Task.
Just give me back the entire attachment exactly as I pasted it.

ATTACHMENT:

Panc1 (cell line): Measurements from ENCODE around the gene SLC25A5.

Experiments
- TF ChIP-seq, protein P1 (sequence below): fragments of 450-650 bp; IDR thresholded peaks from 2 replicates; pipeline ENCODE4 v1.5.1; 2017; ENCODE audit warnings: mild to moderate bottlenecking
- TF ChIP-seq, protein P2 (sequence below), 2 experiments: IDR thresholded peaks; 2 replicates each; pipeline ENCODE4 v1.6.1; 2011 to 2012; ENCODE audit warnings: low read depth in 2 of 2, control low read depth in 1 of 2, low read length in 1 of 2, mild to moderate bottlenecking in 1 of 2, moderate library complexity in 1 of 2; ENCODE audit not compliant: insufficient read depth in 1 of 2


Panc1 (cell line): Measurements from ENCODE around the gene SLC25A5.

Experiments
- TF ChIP-seq, protein P1 (sequence below): fragments of 450-650 bp; IDR thresholded peaks from 2 replicates; pipeline ENCODE4 v1.5.1; 2017; ENCODE audit warnings: mild to moderate bottlenecking
- TF ChIP-seq, protein P2 (sequence below), 2 experiments: IDR thresholded peaks; 2 replicates each; pipeline ENCODE4 v1.6.1; 2011 to 2012; ENCODE audit warnings: low read depth in 2 of 2, control low read depth in 1 of 2, low read length in 1 of 2, mild to moderate bottlenecking in 1 of 2, moderate library complexity in 1 of 2; ENCODE audit not compliant: insufficient read depth in 1 of 2